MIAMI—Thanks to the long-lasting effects of the recession, there are many opportunities for investors looking to pick up distressed hotel assets in the Caribbean region.
Speakers on the “Hotel Leaders Speak Out” panel during Monday’s opening general session of the Caribbean Hotel & Resort Investment Summit said the environment is rife with good deals as owners of troubled hotels are in some cases scrambling to unload them.
“This is the best time,” said Ralph Taylor, president and CEO of Almond Resorts—which has a handful of hotels on the market after getting into financial troubles of its own. “I do not believe you will see this movie again in our lifetime. You have entry prices that make a lot of sense.”
Taylor said would-be investors can turn to governments of many of the region’s island nations for help in acquiring assets.
“The governments in the Caribbean are running scared,” Taylor said, explaining that the increased unemployed caused by troubles in the hospitality industry are wreaking havoc for many countries. “Now is the time to talk to governments. Make them bring some of the money they have control of and put together joint deals.”
Steve Joyce, president and CEO of Choice Hotels International, responded to moderator Mark Lunt’s requested to provide advice to investors by saying flexibility is key. Investors have to consider how their plans might change if it takes a year or two longer to execute a deal then they originally expected, he said.
The Choice leader also said investors have to understand the distribution equation in the Caribbean—which at the moment is skewed toward online travel agencies.
“The distribution end of the business in the Caribbean is going to dictate the level of recovery,” Joyce said. “They have to get back to the notion that they should generate their own customers and not pay out fees that leak out of the business.”
Each of the three panelists is facing unique issues in the region.
Kerzner International’s change
George Markantonis, president and managing director of Kerzner International Bahamas, said he is glad his company’s restructuring is over. Canada’s Brookfield Asset Management acquired the company’s Atlantis resort hotel in the Bahamas by agreeing to waive $175 million in debt owed by Kerzner.
“It goes back five years ago when we privatized and a lot of debt collateralized,” Markantonis said. “The good news is the process is over with.”
He said his company’s approach during the high-profile proceedings, which also included Istithmar World acquiring the Atlantis resort hotel in the United Arab Emirates from Kerzner International Holdings for $250 million, was business as usual.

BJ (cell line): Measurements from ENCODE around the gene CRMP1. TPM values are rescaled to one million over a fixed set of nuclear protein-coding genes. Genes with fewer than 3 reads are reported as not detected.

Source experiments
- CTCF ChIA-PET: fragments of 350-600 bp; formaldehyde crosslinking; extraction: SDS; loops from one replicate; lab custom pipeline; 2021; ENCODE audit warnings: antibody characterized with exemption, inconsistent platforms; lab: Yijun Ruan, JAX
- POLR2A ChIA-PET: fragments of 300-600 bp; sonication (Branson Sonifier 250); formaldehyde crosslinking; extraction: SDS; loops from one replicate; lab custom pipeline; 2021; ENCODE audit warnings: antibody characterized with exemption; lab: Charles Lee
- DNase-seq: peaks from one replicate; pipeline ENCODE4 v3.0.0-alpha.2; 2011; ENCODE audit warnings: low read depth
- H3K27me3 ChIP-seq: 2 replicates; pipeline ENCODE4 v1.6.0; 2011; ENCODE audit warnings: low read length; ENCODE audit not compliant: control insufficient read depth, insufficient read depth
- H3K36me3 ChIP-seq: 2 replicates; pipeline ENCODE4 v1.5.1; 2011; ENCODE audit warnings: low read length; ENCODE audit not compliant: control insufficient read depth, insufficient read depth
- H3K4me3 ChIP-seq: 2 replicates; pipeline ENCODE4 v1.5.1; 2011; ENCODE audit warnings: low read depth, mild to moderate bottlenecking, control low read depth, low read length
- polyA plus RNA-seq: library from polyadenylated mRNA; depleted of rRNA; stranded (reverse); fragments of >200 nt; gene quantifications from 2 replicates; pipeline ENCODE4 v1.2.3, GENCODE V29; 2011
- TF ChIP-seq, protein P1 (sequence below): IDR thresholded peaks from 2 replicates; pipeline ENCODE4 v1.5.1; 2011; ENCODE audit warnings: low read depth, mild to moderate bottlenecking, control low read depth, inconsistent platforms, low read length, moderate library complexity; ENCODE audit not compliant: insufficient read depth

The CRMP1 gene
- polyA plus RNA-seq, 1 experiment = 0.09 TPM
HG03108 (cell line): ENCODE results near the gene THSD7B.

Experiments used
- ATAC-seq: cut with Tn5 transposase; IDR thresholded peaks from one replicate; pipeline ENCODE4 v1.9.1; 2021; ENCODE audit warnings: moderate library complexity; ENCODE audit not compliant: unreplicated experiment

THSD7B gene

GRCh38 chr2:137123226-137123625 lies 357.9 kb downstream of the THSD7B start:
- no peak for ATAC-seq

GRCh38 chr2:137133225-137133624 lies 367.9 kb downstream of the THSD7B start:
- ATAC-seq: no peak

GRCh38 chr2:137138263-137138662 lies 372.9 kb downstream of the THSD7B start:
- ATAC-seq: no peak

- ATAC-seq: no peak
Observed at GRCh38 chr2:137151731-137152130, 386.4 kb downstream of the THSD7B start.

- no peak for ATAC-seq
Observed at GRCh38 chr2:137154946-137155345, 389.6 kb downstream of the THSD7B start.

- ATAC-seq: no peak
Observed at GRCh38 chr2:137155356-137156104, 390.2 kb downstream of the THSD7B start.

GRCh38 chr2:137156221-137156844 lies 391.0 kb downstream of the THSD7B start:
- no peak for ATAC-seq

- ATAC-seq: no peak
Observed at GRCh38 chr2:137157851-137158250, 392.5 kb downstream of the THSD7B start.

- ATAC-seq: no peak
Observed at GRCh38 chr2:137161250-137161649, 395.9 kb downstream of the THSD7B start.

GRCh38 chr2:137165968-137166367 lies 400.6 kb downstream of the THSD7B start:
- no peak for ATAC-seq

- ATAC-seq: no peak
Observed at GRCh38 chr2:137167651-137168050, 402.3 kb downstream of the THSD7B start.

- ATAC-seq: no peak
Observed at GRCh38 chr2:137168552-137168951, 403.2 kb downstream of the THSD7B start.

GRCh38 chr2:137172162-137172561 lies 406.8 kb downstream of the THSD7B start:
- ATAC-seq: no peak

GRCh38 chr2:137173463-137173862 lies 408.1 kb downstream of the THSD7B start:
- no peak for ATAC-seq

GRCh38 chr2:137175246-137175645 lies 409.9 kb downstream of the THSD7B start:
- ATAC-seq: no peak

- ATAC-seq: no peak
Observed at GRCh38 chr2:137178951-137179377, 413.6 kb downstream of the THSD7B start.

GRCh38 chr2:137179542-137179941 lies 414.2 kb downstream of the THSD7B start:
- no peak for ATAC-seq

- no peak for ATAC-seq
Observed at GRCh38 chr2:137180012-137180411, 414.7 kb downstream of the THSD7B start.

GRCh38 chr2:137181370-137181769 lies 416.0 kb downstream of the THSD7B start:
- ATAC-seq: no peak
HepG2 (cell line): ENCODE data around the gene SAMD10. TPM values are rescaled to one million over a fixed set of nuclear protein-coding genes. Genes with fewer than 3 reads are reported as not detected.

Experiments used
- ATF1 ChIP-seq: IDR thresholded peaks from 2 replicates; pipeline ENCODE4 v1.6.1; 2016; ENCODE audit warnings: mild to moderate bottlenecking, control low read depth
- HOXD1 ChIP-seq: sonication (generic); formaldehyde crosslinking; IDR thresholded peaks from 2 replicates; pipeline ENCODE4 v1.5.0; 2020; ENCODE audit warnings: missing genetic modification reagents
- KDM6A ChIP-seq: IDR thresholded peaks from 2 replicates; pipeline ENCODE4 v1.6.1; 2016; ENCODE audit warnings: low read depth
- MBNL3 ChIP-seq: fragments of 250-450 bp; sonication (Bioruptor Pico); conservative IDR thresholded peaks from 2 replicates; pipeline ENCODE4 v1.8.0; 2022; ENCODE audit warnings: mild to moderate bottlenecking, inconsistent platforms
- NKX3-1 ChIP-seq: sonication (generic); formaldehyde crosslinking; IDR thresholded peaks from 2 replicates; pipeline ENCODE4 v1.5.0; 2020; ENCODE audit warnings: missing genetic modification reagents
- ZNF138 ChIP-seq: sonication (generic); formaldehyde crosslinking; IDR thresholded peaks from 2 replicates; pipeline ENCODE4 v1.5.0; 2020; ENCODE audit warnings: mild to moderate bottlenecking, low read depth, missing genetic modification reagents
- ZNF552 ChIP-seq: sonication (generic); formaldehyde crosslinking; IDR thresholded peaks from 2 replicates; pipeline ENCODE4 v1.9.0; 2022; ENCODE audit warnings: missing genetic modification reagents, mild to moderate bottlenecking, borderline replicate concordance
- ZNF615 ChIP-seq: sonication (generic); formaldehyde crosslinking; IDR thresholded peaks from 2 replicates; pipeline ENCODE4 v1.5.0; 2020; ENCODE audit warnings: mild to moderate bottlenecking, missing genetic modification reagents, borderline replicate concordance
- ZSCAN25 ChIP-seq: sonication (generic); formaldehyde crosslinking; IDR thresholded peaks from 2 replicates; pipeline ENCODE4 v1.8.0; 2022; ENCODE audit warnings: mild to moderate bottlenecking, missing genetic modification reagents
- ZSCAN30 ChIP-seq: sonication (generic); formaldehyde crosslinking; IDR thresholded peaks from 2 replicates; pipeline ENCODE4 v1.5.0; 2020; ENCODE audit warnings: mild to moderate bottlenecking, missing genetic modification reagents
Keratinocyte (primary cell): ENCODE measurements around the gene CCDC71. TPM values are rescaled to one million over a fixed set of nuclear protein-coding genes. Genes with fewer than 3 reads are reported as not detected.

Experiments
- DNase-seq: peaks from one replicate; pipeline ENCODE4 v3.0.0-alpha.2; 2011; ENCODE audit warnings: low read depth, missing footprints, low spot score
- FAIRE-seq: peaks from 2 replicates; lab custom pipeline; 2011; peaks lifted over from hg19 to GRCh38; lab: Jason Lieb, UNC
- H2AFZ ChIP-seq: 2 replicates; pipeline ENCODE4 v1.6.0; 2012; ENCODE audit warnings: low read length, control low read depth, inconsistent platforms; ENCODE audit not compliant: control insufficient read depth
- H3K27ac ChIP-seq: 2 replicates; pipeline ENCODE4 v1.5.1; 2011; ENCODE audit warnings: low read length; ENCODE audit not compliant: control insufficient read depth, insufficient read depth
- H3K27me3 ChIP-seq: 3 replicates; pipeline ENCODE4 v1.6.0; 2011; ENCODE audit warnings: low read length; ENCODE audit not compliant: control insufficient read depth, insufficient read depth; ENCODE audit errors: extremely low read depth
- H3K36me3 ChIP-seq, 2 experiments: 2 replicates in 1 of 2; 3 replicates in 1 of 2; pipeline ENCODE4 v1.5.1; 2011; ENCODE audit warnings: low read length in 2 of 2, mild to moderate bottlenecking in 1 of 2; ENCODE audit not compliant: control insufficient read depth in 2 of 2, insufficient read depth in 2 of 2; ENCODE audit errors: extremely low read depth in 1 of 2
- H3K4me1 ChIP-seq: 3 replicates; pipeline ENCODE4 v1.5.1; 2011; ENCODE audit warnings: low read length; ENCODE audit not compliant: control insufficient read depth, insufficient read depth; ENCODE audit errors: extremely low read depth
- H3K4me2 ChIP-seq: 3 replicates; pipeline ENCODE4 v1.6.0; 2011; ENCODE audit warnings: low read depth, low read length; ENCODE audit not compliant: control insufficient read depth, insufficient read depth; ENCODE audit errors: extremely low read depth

“Kerzner was distanced because in the end we knew someone (else) would have ownership,” he said. “I’m glad we can focus on the job at hand with no more distractions.”
Kerzner will continue to manage both Atlantis properties.
Almond Resorts’ woes
Meanwhile, Almond Resorts has had troubles of its own. It closed its Almond Beach Club in Barbados and has four other hotels for sale. Taylor said there are several reasons for the company’s woes, including:
- the collapse of average daily rates in the region;
- rapid growth in the months leading up to the recession, during which the company’s portfolio ballooned to 1,500 rooms from 500 rooms; and
- several of the hotels were tired and were scheduled to undergo major refurbishments before the recession, but it never happened.
“There was a requirement to inject capital. ... That didn’t happen,” Taylor said, adding that with the deterioration of rates in the region consumers now have their pick of the litter. Current rates allow consumers to stay at Caribbean hotels for less money than they would have paid 10 years ago.
The company has had “many bidders for the four hotels (that are for sale),” Taylor said. “We expect that process to be culminated in the next month or two.”
Growth plan for Choice Hotels
Choice wants to double its presence in the Caribbean during the next three years, Joyce said. It has nine hotels in the region.
Joyce said that while the last few years have been tough for its hotel franchisees, more hotel owners are looking at branded properties as a viable option because of the reservations brand can drive.
“The encouraging thing for us is we maintained the system (in the Caribbean) and were contributing roughly half the business to the hotels,” he said.
He said of particular interest is the resurrection of once-stalled projects—including two that he expects to be opened as Choice-branded hotels in the not-too-distant future.
“It’s interesting to see the interest in, not so much new development, but the rejiggering of old deals,” Joyce said.
He said there’s a lot of interest in the company’s Ascend Collection among independent hotel owners.